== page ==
According to Paralympic medalist Bonnie St. John, success comes from dreaming big while staying realistic and getting up when you get knocked down.
A new report shows that small business owners might not be prepared for a hacker attack.
According to a recent survey, more than 40 percent of small businesses report that they have been the victims of a cyber attack-- and it has cost them thousands of dollars.
The 2013 Small Business Technology Survey was conducted by The National Small Business Association, a nonpartisan Washington, D.C.-based advocacy organization. The NSBA surveyed more than 800 small business owners and found that the average cost of a single cyber attack to a company was $8,699. In the case of the hacking of a company’s business banking account, average losses were $6,927.
“Exacerbating the cybersecurity issue for small firms is the fact that business checking accounts are NOT protected when it comes to online hacking, unlike consumer accounts. The majority of small firms, 75 percent, aren’t even aware of this,” the report stated.
The survey included answers from small business owners who represented a range of industries from manufacturing to agriculture to finance. Almost all said that said that cybersecurity was either a very important concern or somewhat of a concern for their business.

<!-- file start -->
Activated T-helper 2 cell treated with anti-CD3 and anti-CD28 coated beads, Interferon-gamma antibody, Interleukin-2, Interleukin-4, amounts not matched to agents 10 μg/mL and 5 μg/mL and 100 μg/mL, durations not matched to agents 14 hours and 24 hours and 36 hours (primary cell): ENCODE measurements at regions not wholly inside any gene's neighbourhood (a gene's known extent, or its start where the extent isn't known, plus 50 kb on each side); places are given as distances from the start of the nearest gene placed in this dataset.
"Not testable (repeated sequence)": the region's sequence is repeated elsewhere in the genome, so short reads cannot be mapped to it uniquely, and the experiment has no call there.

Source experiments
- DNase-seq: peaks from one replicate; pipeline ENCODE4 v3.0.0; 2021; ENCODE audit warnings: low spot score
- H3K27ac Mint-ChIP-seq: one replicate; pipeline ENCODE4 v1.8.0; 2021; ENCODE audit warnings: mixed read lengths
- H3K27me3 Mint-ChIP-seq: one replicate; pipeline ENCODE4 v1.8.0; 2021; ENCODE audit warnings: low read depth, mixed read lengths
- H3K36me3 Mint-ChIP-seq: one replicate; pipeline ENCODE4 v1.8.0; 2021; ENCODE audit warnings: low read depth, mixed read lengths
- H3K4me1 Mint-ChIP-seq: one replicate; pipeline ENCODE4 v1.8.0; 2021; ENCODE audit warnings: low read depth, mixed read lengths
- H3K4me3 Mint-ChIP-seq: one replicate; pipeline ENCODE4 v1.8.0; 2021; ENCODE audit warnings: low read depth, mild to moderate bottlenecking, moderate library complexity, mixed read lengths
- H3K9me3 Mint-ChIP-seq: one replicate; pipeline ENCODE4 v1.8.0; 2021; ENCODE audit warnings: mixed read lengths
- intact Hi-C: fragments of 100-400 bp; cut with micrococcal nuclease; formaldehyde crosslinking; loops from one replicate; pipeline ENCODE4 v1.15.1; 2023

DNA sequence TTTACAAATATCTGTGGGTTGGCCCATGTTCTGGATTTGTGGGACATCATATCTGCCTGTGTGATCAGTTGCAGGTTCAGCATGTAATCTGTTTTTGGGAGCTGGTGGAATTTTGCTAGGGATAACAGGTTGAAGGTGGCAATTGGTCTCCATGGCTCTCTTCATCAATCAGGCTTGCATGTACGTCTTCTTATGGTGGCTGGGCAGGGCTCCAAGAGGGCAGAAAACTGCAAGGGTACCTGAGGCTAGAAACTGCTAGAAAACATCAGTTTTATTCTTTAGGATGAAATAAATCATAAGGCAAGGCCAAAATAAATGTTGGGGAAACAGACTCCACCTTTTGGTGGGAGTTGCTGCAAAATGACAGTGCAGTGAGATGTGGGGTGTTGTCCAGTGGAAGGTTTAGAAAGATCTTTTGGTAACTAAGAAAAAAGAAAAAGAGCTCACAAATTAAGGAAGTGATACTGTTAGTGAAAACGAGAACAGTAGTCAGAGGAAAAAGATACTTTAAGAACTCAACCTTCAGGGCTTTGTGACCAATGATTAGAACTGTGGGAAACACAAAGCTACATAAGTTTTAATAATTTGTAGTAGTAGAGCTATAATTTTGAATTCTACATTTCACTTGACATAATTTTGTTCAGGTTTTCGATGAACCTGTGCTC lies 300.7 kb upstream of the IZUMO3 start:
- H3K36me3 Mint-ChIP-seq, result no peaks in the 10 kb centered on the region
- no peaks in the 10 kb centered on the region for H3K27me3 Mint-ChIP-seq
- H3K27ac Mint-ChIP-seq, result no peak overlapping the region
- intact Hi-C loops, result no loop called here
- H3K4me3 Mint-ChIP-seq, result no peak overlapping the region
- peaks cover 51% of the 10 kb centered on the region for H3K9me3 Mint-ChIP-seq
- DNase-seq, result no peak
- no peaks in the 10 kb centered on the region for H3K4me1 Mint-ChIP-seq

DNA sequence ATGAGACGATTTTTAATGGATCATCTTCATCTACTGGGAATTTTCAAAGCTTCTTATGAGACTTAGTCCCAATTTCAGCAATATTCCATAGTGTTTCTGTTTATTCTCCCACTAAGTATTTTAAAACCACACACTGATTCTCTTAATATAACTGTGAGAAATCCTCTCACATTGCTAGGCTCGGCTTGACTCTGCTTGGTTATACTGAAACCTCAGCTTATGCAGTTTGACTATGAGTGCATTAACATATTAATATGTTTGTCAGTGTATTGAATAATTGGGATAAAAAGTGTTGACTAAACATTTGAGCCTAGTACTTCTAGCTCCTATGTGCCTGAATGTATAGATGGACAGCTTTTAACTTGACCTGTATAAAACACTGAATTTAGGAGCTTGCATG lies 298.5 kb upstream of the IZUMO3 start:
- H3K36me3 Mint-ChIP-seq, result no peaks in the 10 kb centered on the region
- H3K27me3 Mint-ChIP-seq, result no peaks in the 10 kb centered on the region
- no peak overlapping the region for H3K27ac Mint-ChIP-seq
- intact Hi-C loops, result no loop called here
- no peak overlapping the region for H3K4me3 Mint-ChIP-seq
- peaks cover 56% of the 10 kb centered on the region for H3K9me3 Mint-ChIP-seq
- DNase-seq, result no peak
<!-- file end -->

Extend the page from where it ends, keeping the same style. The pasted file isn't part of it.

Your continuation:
The NSBA found that there was a decrease in the amount of companies that paid an outside firm to handle their IT needs. In 2010, 36 percent of survey respondents said an external company handled their tech support, compared with 24 percent in 2013. Small business owners are taking on a large share of this responsibility, as 39 percent reported that they themselves are in charge of online security at their company.
While security was ranked as a top three issue when it comes to small business owners’ technology challenges, this particular survey didn’t delve into how companies are handling their concerns. Just last year, a separate survey by the non-profit National Cyber Security Alliance and Symantec found that 83 percent of small businesses don’t have a formal cybersecurity plan.